Why working at a boutique consultancy can be exciting

11 February 2019 Consultancy.uk

Having previously worked as a management consultant with a focus on transformation & change, Richard Longstreet has decided to apply his industry experience to the recruitment field for his latest venture. Consultancy.uk sat with the head of strategy, transformation and change recruitment at 3Search to discuss the latest developments in the management consulting recruitment scene.

In the professional services world, it is rarely the case that a professional will stay put for long. Just as a consultant has settled into a role with one firm, they will feel a calling to a new challenge or chapter in their career, and uproot to begin the process once again. Richard Longstreet is no exception to this endless cycle.

Having graduated from the University of Durham, Longstreet started his career as an Associate Consultant with staffing and recruitment specialist Michael Page. It was less than a year after he arrived at the multinational executive search and recruitment firm that he was on the move again, however.

“I enjoyed the pace of it, but wasn’t sure it offered the variety I was looking for in a career,” Longstreet reflects. “I went into consulting to get a stronger understanding of how businesses are run, and although I thoroughly enjoyed my time there, I wasn’t sure that consulting was where I wanted to develop my career.”

Why working at a boutique consultancy can be exciting

Another, longer engagement followed, with Longstreet joining Capgemini Consulting. He spent more than two years with the firm, and was promoted from a graduate position to the rank of Consultant at the half-way point of his stay at the French-origin IT giant. During his time in the role, he was aligned to the programme leadership and change capability team, gaining experience in roles in financial services, utilities, and the public sector, as well as at one of the world's leading airports.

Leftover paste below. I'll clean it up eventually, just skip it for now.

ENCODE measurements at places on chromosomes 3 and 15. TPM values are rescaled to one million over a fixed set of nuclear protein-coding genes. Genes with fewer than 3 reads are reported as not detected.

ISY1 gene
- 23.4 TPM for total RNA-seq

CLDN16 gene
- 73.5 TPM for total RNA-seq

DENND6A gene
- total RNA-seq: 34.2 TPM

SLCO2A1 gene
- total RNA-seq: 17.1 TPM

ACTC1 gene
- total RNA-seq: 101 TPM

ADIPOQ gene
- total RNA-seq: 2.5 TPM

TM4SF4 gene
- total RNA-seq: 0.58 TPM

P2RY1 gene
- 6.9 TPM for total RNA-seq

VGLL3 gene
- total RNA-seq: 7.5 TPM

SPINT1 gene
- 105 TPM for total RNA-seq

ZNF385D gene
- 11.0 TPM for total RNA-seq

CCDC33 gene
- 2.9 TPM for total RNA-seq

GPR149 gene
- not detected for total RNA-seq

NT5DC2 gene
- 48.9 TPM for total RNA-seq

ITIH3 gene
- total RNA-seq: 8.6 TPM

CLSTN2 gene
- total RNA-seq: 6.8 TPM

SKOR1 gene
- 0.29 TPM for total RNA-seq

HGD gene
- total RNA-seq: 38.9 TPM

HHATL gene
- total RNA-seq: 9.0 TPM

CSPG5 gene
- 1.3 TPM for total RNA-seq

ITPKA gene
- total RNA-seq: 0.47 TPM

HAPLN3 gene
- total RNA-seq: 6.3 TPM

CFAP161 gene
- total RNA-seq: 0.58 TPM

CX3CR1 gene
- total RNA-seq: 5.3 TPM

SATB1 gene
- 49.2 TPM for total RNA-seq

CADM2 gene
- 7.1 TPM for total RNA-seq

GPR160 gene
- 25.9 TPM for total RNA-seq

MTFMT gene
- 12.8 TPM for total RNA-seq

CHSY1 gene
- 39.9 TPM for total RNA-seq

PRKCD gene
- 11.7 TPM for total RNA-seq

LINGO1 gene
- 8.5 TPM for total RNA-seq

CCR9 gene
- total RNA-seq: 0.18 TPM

While the second step of his career was more fulfilling in terms of developing his understanding of how a variety of businesses function, however, Longstreet remained unconvinced that the industry was where he wanted to be long-term. In August 2016, this led him to leave the firm in pursuit of a new challenge with 3Search. The move saw him establish a new practice for the boutique recruitment consultancy from London geared towards recruitment in the strategy and transformation space, primarily working with small and mid-size management consultancies.

Boutique life

According to Longstreet, he was well-equipped for the move, stating, “I have a good understanding of the work and skills required (both hard and soft skills), and I speak the lingo! I believe this allows for both clients and candidates to see me as a more trusted recruitment partner because I ‘get it’ – and hopefully my results speak for themselves a bit too.”

At the same time, however, the position suited his longing for consistent development and new challenges. He explained that he was by no means “naïve enough” to think he knew absolutely everything, and that even now the sector is constantly evolving, so for him “it will always remain a learning platform for me to grow alongside the industry.”